Shotcrete is usually one part cement and four parts sand by weight, with around 7% water in the dry materials. It can also comprise admixtures and coarse aggregate. Dry mix shotcrete is made by mixing dry ingredients and adding water to the nozzle. All materials, including water, are premixed in wet-mix shotcrete. One of the benefits is the capacity to lay concrete on irregular, vertical, and overhanging surfaces that are difficult or expensive to create. Materials can be blended and pumped over large distances to where needed. The limits are the dependence on the nozzle man’s competence and training for a good application and the dust and rebound that occur during the application.

Nuclear Concrete:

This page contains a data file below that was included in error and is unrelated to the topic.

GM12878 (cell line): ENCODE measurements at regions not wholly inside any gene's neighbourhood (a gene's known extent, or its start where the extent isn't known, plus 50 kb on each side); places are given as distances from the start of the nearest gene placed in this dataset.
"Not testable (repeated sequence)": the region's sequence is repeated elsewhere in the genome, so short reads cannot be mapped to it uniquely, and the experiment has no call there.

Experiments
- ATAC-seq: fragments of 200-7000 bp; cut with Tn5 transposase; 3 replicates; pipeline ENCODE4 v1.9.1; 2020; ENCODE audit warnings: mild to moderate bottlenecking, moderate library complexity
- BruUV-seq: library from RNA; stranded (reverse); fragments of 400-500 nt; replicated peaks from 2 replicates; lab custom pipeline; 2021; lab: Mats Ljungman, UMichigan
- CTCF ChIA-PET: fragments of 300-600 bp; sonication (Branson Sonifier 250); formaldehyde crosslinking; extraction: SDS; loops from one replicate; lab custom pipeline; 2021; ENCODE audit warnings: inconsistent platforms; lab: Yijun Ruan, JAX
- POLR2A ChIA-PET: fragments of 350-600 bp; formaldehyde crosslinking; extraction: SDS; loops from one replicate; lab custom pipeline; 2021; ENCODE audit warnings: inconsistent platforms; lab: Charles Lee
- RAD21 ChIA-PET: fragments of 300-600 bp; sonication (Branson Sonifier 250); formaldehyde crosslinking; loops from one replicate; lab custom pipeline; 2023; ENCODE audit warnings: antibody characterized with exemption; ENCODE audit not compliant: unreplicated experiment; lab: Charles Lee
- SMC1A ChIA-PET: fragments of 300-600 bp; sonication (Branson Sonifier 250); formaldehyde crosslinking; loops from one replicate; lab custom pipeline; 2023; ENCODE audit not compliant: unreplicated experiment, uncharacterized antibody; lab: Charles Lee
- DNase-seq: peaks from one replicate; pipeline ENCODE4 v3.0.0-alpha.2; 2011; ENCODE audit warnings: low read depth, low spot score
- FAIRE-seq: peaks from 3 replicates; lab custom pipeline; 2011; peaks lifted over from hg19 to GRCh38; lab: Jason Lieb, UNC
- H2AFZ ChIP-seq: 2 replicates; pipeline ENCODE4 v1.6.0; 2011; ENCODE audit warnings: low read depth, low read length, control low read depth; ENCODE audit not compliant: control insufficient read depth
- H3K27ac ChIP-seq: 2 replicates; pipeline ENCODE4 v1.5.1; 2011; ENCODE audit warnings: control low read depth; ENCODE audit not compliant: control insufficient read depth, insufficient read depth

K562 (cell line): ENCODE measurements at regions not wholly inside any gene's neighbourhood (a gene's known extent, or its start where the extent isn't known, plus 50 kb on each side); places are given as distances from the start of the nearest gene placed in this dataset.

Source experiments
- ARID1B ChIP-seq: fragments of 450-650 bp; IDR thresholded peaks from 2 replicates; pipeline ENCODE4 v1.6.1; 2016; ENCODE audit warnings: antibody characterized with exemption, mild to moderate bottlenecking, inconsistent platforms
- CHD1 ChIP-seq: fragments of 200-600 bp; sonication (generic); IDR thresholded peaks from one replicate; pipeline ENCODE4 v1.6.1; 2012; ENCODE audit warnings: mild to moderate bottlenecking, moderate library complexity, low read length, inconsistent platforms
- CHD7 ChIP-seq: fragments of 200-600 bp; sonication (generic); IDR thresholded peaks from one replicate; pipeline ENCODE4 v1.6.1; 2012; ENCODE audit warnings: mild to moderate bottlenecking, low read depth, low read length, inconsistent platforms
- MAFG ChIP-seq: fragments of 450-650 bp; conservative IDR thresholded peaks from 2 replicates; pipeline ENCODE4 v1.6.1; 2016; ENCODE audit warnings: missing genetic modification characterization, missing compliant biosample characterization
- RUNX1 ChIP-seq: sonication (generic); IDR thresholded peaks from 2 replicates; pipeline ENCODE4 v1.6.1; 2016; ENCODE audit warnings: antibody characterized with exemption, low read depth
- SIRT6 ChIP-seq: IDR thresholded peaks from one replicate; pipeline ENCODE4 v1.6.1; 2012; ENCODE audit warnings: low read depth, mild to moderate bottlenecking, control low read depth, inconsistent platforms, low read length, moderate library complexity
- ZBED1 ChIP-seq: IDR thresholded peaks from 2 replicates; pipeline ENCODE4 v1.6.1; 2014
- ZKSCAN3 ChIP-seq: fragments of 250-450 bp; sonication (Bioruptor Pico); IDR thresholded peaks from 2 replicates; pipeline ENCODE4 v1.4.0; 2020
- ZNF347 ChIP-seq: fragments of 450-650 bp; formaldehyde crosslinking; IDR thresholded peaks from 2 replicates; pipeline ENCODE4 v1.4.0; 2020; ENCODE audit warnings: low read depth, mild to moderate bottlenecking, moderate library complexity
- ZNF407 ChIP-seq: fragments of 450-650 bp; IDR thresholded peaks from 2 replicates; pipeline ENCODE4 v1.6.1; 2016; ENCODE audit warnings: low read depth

Fig 9- Nuclear Concrete-
Fig 9: Nuclear Concrete:

Nuclear concrete is used for effective radiation shielding. Different chemicals, such as colemanite, boron glass, and borocalcite, are sometimes added to concrete to boost its neutron attenuation capabilities.

Uses of Special Concrete:

Advantages of Special Concrete:

Special Concrete Cost-Benefit Analysis;
Fiber-reinforced concrete has a high starting cost when utilized as translucent concrete. However, some businesses have devised a solution. An economic building can be considered if fiber reinforced concrete is constructed from naturally available, low-cost fibers. Furthermore, while air-entrained concrete uses fewer raw materials to manufacture, the method is more expensive than traditional concrete. The application and purpose primarily determine it. In short, it is cost-effective in the long run because it requires little maintenance and requires less labor to install. On the other hand, regular families may not prefer special concretes high initial cost since they would likely prefer to repair conventional concrete rather than use special concrete, despite its durability.